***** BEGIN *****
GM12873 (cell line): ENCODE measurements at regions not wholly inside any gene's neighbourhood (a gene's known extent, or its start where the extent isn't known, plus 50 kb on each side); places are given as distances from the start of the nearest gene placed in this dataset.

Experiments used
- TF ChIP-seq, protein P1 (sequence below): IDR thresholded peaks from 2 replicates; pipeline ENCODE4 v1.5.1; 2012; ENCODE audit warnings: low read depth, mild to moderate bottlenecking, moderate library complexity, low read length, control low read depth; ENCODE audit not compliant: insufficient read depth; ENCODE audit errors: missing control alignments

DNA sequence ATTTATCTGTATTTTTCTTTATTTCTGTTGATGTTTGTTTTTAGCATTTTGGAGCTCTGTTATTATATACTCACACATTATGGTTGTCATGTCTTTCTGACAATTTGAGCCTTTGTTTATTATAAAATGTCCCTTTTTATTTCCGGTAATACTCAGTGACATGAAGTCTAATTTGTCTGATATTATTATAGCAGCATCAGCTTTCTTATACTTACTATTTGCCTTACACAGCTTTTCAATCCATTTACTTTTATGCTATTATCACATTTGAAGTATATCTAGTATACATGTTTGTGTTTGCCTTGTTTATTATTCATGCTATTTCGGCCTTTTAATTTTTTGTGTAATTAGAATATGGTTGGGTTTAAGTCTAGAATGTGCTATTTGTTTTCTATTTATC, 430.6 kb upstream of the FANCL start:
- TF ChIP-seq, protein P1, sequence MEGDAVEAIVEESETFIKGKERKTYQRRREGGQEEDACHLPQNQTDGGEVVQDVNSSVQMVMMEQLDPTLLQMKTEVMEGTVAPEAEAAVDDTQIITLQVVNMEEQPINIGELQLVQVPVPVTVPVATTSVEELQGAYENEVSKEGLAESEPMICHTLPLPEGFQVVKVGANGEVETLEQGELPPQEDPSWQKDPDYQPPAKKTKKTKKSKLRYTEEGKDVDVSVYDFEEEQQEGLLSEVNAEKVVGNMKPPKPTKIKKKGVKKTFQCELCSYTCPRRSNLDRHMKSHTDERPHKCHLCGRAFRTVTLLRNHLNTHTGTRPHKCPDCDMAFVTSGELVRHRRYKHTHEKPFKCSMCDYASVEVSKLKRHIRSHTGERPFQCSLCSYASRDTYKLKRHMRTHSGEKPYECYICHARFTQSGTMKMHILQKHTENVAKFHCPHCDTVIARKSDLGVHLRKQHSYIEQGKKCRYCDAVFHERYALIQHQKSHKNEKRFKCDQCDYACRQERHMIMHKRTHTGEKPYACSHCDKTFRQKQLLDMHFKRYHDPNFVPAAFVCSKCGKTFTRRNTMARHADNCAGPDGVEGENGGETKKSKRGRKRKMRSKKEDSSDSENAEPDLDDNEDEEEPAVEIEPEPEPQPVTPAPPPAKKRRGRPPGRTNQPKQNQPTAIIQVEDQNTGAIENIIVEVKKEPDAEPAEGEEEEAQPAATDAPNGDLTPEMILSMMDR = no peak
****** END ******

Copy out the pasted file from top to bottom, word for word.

GM12873 (cell line): ENCODE measurements at regions not wholly inside any gene's neighbourhood (a gene's known extent, or its start where the extent isn't known, plus 50 kb on each side); places are given as distances from the start of the nearest gene placed in this dataset.

Experiments used
- TF ChIP-seq, protein P1 (sequence below): IDR thresholded peaks from 2 replicates; pipeline ENCODE4 v1.5.1; 2012; ENCODE audit warnings: low read depth, mild to moderate bottlenecking, moderate library complexity, low read length, control low read depth; ENCODE audit not compliant: insufficient read depth; ENCODE audit errors: missing control alignments

DNA sequence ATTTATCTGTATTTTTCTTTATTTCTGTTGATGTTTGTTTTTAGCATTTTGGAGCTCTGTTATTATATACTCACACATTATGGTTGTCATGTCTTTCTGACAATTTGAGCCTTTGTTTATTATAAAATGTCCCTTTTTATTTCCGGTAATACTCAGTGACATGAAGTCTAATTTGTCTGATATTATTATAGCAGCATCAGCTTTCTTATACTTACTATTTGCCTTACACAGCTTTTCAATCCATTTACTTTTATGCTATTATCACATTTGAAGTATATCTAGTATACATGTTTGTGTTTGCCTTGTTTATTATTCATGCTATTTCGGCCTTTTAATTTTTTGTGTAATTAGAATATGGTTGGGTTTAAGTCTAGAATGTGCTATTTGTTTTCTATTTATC, 430.6 kb upstream of the FANCL start:
- TF ChIP-seq, protein P1, sequence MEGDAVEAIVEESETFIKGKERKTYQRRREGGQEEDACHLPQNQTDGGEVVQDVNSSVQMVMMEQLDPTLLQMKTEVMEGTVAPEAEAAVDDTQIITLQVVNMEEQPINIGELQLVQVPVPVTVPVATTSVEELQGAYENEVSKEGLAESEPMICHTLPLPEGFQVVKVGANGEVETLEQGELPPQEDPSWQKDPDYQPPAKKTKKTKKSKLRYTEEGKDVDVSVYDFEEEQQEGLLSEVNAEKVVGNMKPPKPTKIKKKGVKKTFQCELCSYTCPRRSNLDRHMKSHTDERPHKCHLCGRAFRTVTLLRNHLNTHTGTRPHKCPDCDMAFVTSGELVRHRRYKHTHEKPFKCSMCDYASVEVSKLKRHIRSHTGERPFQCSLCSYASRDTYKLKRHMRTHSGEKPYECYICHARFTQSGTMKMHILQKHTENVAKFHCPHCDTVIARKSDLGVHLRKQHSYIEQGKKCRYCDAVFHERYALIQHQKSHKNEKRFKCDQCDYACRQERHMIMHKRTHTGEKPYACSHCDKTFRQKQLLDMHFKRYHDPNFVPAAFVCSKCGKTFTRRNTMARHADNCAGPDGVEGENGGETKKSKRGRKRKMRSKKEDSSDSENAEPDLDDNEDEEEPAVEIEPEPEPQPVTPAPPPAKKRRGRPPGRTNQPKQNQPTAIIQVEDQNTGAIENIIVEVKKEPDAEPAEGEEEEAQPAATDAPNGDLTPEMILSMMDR = no peak